When it comes to beer or the brewing industry depicted on television or on film, the results of the last several years have been disappointing. Some are self congratulatory or look for suspense when none is needed. Quite a few go for the cheap drunkenness jokes.
A notable exception is Bottle Conditioned, a film that released last year that takes a deep and loving look at lambic and some of the revered blenders who have created flavorful, intriguing, and sought-after bottles.
What makes this film stand out among the others? All About Beer editor John Holl asked Jerry Franck, the director, producer, writer, and editor of the film, about the subject matter and what when into making the film.
Franck is an American/Luxembourgish director and producer whose work in both the documentary and fiction space often depicts niche topics that serve as a microcosm for the world at large. Bottle Conditioned is his feature directorial debut.
John Holl: Where did the idea for this film come from?
Jerry Franck: Back in 2017, after our last documentary’s release, I was getting more into craft beer as an aficionado and collector rather than just staying an average drinker. Because of my filmmaking background, I was naturally seeking out documentaries about beer, wine and anything that had to do with a craft culture behind it.
As I watched through every TV episode, film and Youtube video that I could find, I felt unfulfilled by what I saw. I personally felt that most films about beer barely scratched the surface and appeared to be more fan-based content or corporate sponsored videos. I was craving something deeper, more cinematic and intimate.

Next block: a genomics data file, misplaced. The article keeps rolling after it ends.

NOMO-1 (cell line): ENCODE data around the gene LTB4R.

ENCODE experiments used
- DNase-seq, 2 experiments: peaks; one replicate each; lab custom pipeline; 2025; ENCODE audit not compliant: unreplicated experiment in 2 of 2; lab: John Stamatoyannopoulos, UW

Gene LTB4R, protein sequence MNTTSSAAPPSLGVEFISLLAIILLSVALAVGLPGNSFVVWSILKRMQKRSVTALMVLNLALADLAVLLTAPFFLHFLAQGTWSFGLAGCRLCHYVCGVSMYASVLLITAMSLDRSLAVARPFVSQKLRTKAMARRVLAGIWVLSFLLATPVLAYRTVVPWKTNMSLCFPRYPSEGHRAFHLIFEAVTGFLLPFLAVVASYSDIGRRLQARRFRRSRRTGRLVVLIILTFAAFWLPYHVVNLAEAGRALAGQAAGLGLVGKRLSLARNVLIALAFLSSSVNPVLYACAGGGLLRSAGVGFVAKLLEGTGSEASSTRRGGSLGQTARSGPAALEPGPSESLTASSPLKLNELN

At first I wasn’t sure what our film was going to be about because beer is such a vast topic, so I turned my attention towards Europe in the hopes of finding an origin story perhaps. It took another year or so to let these initial ideas mature, and a few trips to Belgium before I found myself lost in lambic land for 4+ years.
John Holl: What surprised you from the interviews and experience? Was there something uncovered that resonated with you on a deeper level.
Jerry Franck: Initially I wanted to make a film about the different seasons of lambic production, from brewing to blending, to fruit harvest and everything in between. A bit like wine production. So when we filmed during the brewing season in 2019 and shot our first interviews, we cast a wide net of people and topics. Once we came back form the trip and I started digging through the many hours of footage, I realized that I was only catching glimpses of things, and it overall felt very technical. I got the sense that some of our interviewees were ready to open up further to us.
There were more personal stories, past hardships and opinions bubbling underneath the surface than I had anticipated. When we went back to Belgium that summer, we made a point to get more personal and dive deeper. This opened doors about topics and to people I wasn’t thinking of at first. Some of those people were Jean-Pierre Van Roy and Claude Cantillon, who single handedly saved lambic in Brussels during the hard times, but it came with a lot of personal sacrifices reflected in their heirs now.
Our project slowly started to evolve from a basic beer film to an intimate portrait of people, talking about universally relatable issues.
John Holl: The film has been out for a while now, and about to hit a larger audience. What do you hope it inspires drinkers to think about?
Jerry Franck: With our fast paced world, the influx of content and daily distractions, it can be hard to stop and take a moment to reflect on the past. Lambic is a slow food, and it takes time to understand and appreciate it, but to me it’s also a window into a different time when things were maybe simpler. Trends come and go, and it’s inevitable to get wrapped up in them, but remembering where it all started is important in my opinion. I hope this film inspires people to seek out more original stories like it, and stay connected through film (and beer) on a more human level.
Pull Up a Stool is a regular feature on All About Beer. Reach out to editor John Holl at JohnHoll@allaboutbeer.com with suggestions on brewing professionals that should be featured. And to support our journalism, please visit and donate via Patreon.com/AllAboutBeer